Not two words you usually see together. Images of menopausal women range from dried up prunes beyond their expiration date to crazed lunatics careening from screaming irritability to sobbing desperation. Unstable, irrational, and out of control, the image of the menopausal woman is not pretty. And certainly not happy. She is definitely not anyone you want to be.
But if you think about actual women you know from the age of 45-55 (the average age of menopause) the meaning of this image goes from cautionary tale to bizarre myth. Many women I know in this age range find confidence in the wisdom that mid-life brings, and are making career changes, or applying themselves to their professions with renewed energy and commitment, or finding satisfaction in new roles in their communities, and reveling in their new-found free time since their chauffeur responsibilities have ended.
How do we reconcile these conflicting images? Is it some strange anomaly that the middle-aged women I (and probably you) know are happy?
Apparently not. Several studies verify that on average, middle-aged and elderly women are satisfied with their lives. That’s right. Those women we’ve been told who are past their prime, mired in depression, lacking purpose, and roaming from one empty child’s room to the next, are happy. Furthermore, older women are even less likely than younger women to be depressed.
But the image of menopausal women as hot-flashing emotional maniacs abounds. Yes, American women going through menopause are likely to experience some physical symptoms like hot flashes. (I specify American women because these symptoms are not gender-wide. In Japanese, there isn’t even a word for hot flash).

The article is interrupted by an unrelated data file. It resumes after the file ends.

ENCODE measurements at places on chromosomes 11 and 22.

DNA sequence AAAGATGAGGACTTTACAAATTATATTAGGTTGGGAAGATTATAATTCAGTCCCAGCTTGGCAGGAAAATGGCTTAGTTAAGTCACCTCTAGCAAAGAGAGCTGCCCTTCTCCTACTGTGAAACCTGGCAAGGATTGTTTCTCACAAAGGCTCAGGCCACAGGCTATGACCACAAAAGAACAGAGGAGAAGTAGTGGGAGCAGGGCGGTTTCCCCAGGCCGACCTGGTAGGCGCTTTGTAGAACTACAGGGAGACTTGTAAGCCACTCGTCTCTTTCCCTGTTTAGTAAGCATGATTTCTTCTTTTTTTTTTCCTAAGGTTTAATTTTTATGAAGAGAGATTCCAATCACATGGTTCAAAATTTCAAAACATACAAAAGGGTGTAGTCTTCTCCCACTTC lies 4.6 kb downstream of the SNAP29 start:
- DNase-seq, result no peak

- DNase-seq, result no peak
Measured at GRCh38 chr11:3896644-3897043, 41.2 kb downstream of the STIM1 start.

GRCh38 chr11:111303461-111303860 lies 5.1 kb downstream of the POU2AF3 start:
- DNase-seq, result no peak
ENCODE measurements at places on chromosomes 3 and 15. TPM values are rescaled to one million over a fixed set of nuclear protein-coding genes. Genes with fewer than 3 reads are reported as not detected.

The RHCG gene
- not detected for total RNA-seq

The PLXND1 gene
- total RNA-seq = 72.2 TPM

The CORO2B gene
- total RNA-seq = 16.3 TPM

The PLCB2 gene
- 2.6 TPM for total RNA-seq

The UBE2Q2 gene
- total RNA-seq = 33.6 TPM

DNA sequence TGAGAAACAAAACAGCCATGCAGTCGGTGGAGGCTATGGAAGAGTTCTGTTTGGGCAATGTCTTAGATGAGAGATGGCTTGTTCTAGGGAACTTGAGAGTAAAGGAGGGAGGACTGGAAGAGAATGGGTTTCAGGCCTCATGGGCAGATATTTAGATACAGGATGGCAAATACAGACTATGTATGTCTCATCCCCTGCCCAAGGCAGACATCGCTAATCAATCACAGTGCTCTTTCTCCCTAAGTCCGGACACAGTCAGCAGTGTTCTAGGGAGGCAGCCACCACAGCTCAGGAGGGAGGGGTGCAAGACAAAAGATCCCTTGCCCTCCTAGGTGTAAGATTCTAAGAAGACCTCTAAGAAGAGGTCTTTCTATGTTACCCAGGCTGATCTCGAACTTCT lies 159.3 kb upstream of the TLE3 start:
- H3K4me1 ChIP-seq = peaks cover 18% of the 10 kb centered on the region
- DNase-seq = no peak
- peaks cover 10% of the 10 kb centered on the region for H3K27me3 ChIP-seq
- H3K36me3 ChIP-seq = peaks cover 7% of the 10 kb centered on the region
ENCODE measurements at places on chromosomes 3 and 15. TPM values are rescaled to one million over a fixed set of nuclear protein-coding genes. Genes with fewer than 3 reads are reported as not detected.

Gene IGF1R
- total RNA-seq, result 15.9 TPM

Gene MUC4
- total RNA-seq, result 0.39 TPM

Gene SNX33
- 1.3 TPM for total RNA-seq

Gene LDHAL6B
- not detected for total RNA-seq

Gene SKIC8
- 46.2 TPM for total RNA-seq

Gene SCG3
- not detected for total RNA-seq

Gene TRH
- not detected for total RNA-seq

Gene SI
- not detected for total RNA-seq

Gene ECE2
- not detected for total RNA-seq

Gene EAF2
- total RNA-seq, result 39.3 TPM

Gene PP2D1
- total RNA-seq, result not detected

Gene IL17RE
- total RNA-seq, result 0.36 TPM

But only 20% of menopausal women feel the need to seek medical care to ease their symptoms, meaning 80% don’t. That’s a huge majority.
Menopause’s reputation as something horrible has created such negative attitudes and expectations that pre-menopausal women predict it will be a far-reaching, aversive experience. Studies show that the women who are least negative about menopause are those who’ve already gone through it!
Many post-menopausal women describe it as a minor occurrence, and report feeling relieved that they don’t have to worry about getting pregnant anymore. Some see menopause as a life event that encouraged them to evaluate their lives and consider making changes.
This is not to say that some women at this stage of life don’t report symptoms like depression, mood swings, and irritability, but there is no scientific evidence that menopause, in and of itself, causes these symptoms for those who get them. That long suspected culprit, decreased hormone levels, appears to have very little to do with mood issues at this time of life. You read that right. Hormones have little to do with mental health during the 40’s and 50’s.
According to several studies, the most influential factors in predicting the psychological well-being of women during middle age include: degree of control over your environment, the number of roles you inhabit (e.g. wife, mother, volunteer, employee, friend), physical health, financial stability, and the deaths of friends and relatives.
But remember the majority of women in this age range are quite content. I bet the women you know who are menopausal or postmenopausal are more accurately described as steady and high-functioning (with menopause maybe causing some bumps in the road) rather than lunatic nut jobs. Menopause and happiness. Who knew? Turns out, lots of people.
Bourque, P. et al. (2003). Contextual effects on life satisfaction of older men and women. Canadian Journal on Aging, 24, 31-33.
Kahana, E. et al. (2005). Successful aging in the face of chronic disease. In M.L. Wykle, P.J. Whitehouse & D.L. Morris (Eds.), Successful aging through the lifespan (pp. 101-123). New York: Springer.
Gannon, L. & Ekstrom, B. (2006). Attitudes toward menopause. The influence of sociocultural paradigms. Psychology of Women Quarterly, 17, 275-288.
Whitbourne, S.K. & Skultety, K.M. (2006). Aging and Identity: How women face later life transitions. In J. Worrell and C.D. Goodheart (Eds.), Handbook of girls’ and women’s psychological health: Gender and well-being across the life span (pp. 370-378). New York: Oxford University Press.